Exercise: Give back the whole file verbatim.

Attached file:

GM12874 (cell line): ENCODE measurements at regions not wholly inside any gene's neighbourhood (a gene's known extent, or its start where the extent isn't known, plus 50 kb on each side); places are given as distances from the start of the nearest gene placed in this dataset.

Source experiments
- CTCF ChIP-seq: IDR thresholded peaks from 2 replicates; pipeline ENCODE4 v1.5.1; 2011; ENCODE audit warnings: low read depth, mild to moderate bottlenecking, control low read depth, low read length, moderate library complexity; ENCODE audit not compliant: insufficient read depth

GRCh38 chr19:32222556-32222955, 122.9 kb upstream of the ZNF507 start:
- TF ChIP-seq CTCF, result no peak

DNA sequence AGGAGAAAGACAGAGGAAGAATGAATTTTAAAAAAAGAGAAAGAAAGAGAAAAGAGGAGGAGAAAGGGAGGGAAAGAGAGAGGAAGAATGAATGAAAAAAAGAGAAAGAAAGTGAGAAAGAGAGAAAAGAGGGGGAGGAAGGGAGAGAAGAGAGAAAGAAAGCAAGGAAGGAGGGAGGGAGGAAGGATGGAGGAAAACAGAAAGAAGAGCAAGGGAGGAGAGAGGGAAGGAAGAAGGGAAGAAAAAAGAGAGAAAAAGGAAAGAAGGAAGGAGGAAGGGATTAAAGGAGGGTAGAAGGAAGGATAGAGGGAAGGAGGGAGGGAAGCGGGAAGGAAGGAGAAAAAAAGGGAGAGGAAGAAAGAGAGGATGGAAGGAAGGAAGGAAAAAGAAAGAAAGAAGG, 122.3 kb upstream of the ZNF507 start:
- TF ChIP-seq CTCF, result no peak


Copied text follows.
GM12874 (cell line): ENCODE measurements at regions not wholly inside any gene's neighbourhood (a gene's known extent, or its start where the extent isn't known, plus 50 kb on each side); places are given as distances from the start of the nearest gene placed in this dataset.

Source experiments
- CTCF ChIP-seq: IDR thresholded peaks from 2 replicates; pipeline ENCODE4 v1.5.1; 2011; ENCODE audit warnings: low read depth, mild to moderate bottlenecking, control low read depth, low read length, moderate library complexity; ENCODE audit not compliant: insufficient read depth

GRCh38 chr19:32222556-32222955, 122.9 kb upstream of the ZNF507 start:
- TF ChIP-seq CTCF, result no peak

DNA sequence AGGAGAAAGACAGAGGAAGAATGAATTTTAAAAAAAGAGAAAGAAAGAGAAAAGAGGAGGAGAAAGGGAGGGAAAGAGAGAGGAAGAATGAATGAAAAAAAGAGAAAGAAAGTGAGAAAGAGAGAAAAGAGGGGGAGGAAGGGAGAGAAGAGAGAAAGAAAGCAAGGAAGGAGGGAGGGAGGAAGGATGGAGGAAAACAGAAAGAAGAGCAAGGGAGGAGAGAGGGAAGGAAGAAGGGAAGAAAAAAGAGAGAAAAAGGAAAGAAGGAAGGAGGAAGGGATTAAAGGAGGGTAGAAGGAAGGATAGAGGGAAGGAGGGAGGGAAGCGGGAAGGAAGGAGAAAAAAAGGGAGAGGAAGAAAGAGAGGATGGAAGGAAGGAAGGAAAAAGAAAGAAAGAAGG, 122.3 kb upstream of the ZNF507 start:
- TF ChIP-seq CTCF, result no peak